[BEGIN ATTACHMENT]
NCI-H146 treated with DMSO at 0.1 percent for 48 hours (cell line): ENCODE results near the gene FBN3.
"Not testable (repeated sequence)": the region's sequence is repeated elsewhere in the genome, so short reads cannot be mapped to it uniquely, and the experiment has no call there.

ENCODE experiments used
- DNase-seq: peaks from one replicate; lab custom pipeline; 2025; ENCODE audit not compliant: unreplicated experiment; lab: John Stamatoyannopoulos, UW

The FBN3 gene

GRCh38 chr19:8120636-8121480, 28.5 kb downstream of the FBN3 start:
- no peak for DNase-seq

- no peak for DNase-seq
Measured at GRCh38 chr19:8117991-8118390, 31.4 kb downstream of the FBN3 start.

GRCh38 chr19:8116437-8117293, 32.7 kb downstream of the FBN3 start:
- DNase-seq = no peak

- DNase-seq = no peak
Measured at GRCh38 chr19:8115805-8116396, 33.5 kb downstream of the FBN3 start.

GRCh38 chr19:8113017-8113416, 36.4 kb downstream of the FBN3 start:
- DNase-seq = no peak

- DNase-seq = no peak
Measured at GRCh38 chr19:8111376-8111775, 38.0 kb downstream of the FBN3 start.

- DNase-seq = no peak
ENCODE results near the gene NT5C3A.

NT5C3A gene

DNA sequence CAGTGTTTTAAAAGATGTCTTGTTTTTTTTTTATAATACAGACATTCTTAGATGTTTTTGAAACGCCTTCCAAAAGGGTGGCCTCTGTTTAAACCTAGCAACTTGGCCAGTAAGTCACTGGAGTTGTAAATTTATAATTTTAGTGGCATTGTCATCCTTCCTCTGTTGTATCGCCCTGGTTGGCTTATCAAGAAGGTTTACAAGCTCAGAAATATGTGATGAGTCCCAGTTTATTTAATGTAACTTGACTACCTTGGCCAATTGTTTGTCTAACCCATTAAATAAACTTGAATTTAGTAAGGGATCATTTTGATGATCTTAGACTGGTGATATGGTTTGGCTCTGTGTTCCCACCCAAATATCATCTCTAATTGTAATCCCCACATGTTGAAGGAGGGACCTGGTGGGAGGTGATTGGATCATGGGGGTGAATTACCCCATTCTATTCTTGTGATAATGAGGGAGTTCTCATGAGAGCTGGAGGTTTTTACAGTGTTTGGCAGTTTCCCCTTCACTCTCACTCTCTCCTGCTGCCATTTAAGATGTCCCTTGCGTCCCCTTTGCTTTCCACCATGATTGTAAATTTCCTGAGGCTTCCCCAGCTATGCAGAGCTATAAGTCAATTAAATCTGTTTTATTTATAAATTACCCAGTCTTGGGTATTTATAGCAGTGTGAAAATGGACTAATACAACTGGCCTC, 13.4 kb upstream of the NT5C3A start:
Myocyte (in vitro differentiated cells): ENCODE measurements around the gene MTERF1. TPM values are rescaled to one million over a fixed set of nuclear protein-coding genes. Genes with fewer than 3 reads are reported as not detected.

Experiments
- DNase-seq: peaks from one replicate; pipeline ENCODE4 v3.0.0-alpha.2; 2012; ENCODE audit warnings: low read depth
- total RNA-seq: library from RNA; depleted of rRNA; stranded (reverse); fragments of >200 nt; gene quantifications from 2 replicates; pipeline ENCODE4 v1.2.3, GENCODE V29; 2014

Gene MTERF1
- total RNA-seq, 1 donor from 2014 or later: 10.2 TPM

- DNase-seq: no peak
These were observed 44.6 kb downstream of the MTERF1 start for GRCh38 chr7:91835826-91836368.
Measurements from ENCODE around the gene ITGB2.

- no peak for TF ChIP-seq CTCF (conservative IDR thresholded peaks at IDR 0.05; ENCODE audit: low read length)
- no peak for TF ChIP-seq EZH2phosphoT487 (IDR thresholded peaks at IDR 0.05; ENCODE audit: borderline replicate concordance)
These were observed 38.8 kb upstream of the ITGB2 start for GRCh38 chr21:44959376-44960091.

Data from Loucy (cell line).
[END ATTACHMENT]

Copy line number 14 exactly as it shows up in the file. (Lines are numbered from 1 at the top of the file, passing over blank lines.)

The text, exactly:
GRCh38 chr19:8113017-8113416, 36.4 kb downstream of the FBN3 start: